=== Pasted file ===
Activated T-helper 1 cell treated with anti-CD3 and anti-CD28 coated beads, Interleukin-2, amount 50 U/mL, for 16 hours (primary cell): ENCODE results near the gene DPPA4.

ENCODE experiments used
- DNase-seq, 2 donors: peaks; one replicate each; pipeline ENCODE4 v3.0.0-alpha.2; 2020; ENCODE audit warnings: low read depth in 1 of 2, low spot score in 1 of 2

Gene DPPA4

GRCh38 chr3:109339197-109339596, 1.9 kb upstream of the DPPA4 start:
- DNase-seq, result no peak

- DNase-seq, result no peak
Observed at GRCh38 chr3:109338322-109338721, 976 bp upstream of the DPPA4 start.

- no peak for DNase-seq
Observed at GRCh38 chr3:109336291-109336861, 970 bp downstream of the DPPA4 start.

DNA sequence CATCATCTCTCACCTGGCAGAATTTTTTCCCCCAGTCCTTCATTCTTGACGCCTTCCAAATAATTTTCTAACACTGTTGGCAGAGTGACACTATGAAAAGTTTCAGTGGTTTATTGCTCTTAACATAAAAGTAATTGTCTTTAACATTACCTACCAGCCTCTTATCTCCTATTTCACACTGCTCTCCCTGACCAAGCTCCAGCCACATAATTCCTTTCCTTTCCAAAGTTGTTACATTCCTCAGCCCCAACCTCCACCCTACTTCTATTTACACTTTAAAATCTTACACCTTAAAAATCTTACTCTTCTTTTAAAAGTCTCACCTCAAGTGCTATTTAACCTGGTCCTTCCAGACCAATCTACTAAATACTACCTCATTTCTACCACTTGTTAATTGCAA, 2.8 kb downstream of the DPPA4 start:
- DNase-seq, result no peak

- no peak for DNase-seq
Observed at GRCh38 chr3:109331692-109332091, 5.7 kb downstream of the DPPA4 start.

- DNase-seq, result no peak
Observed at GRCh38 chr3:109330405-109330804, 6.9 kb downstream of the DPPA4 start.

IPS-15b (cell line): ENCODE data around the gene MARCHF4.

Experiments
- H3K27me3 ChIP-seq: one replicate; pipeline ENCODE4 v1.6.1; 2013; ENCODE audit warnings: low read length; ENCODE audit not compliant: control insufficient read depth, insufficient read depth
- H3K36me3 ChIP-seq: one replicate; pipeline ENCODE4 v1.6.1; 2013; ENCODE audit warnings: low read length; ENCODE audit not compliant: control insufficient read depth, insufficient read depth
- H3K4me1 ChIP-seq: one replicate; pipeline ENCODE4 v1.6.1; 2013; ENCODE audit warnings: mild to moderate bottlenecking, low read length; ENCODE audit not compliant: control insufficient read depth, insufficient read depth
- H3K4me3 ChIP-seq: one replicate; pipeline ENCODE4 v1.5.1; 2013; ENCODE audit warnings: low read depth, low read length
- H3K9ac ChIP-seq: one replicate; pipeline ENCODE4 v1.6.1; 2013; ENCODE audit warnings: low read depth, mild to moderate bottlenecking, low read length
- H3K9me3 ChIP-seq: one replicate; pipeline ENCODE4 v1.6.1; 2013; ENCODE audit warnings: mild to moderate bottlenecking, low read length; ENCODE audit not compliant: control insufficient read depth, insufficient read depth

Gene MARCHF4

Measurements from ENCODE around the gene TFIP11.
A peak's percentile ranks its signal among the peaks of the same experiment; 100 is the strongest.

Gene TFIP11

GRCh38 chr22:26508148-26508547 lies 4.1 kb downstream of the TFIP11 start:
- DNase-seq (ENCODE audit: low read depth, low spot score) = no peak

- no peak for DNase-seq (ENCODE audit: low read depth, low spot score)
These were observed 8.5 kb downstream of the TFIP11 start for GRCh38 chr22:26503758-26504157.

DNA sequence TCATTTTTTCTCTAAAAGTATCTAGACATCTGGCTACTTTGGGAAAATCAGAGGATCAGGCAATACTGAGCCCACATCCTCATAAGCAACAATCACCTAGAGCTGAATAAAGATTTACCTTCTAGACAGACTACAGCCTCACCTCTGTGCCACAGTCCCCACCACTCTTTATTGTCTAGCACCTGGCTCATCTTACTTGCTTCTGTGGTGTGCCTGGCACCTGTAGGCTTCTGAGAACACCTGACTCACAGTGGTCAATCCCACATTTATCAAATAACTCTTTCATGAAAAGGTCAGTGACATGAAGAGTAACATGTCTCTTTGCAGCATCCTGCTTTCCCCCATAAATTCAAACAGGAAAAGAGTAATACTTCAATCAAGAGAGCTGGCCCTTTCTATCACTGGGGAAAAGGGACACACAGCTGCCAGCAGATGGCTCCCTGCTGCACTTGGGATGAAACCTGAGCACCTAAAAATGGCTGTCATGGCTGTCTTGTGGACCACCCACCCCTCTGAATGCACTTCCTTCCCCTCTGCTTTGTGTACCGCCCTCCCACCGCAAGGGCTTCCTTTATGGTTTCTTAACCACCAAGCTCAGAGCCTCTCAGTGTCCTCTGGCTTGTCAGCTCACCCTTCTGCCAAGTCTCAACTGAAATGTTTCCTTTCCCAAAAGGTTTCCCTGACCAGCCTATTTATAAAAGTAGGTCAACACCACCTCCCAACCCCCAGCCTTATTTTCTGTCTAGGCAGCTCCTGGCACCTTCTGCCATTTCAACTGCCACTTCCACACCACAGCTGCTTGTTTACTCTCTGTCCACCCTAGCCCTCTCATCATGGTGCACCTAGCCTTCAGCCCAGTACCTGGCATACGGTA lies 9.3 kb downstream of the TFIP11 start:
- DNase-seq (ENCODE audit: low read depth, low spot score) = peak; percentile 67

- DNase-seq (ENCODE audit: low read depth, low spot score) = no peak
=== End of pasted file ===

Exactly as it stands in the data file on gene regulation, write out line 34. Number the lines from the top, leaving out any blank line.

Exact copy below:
- DNase-seq (ENCODE audit: low read depth, low spot score) = peak; percentile 67